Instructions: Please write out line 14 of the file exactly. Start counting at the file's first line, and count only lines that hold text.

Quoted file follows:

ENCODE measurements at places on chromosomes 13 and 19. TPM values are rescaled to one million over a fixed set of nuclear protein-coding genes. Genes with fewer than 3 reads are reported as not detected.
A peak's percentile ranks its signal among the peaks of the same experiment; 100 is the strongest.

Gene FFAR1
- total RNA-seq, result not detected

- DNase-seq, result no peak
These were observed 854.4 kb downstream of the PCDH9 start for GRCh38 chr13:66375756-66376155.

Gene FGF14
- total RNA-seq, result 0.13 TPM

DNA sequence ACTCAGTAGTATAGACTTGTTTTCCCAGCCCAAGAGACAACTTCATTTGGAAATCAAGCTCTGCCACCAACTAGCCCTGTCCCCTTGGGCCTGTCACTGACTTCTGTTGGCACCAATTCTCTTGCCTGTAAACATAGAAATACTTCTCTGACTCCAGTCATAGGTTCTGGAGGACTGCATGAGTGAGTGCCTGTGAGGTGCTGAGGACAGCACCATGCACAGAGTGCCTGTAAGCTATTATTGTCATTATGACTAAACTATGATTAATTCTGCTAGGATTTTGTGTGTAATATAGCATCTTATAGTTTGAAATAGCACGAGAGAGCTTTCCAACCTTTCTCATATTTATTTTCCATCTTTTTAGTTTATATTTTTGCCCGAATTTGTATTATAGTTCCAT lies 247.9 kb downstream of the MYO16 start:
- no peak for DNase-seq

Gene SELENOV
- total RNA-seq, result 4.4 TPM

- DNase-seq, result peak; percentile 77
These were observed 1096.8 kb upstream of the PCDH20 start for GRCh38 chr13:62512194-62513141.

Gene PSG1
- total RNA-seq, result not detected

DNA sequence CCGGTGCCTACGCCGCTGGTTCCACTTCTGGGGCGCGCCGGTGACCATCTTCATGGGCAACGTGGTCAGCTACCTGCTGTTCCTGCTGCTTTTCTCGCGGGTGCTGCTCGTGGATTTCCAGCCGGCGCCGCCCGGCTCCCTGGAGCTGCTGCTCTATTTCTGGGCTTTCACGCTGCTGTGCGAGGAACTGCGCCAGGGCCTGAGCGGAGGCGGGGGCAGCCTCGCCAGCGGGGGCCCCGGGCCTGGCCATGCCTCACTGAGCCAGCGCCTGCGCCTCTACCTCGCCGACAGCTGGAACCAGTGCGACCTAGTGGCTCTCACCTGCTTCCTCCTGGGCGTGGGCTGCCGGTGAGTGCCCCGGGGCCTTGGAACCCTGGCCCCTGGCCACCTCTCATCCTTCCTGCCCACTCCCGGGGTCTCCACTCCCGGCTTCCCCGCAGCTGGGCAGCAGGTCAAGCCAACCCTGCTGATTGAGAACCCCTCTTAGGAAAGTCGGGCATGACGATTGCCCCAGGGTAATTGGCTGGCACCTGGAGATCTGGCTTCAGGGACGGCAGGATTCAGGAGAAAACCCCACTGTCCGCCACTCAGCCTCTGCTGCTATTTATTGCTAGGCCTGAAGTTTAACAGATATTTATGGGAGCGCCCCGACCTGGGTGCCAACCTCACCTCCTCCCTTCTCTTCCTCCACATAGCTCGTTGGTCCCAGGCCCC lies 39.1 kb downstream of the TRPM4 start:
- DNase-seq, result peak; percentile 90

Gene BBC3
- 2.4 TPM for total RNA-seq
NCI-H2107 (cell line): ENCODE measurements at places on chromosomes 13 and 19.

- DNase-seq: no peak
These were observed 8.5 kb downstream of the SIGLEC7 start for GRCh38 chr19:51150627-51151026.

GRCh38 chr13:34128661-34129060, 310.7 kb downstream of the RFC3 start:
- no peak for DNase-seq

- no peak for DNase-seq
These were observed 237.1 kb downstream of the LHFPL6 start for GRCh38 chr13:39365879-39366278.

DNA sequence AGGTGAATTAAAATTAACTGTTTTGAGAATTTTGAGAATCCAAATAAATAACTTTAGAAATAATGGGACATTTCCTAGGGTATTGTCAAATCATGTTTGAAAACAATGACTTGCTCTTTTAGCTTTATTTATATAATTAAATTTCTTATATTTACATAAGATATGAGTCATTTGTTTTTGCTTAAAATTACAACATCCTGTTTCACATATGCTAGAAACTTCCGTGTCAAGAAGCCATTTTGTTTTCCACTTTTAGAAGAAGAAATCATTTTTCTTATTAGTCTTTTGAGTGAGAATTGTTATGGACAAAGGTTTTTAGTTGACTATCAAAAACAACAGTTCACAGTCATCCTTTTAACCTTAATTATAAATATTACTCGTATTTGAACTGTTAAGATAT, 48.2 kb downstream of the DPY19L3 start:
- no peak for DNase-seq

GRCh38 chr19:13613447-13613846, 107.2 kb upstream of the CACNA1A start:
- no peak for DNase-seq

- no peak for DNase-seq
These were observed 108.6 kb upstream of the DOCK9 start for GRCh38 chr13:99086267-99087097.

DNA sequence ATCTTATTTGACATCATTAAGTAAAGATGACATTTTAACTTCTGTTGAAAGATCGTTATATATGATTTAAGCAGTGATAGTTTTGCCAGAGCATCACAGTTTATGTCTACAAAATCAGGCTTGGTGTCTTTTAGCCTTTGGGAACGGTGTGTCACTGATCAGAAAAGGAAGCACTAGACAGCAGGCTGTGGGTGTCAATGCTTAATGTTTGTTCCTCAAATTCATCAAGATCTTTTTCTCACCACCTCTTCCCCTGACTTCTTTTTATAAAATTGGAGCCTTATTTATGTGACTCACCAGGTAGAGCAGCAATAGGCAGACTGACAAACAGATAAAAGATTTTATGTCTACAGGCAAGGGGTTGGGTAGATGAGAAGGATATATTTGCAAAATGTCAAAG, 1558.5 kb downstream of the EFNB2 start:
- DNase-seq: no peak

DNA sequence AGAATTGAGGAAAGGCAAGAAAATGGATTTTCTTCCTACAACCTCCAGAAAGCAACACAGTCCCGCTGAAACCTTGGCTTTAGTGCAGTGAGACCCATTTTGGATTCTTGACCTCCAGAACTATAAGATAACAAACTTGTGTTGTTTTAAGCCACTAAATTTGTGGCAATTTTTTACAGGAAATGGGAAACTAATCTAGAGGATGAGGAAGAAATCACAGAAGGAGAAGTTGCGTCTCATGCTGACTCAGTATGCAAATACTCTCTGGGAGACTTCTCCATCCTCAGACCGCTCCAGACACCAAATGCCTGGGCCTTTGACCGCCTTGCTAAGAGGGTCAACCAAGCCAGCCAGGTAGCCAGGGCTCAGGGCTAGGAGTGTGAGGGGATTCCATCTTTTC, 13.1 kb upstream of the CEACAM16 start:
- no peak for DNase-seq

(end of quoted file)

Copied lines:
These were observed 1096.8 kb upstream of the PCDH20 start for GRCh38 chr13:62512194-62513141.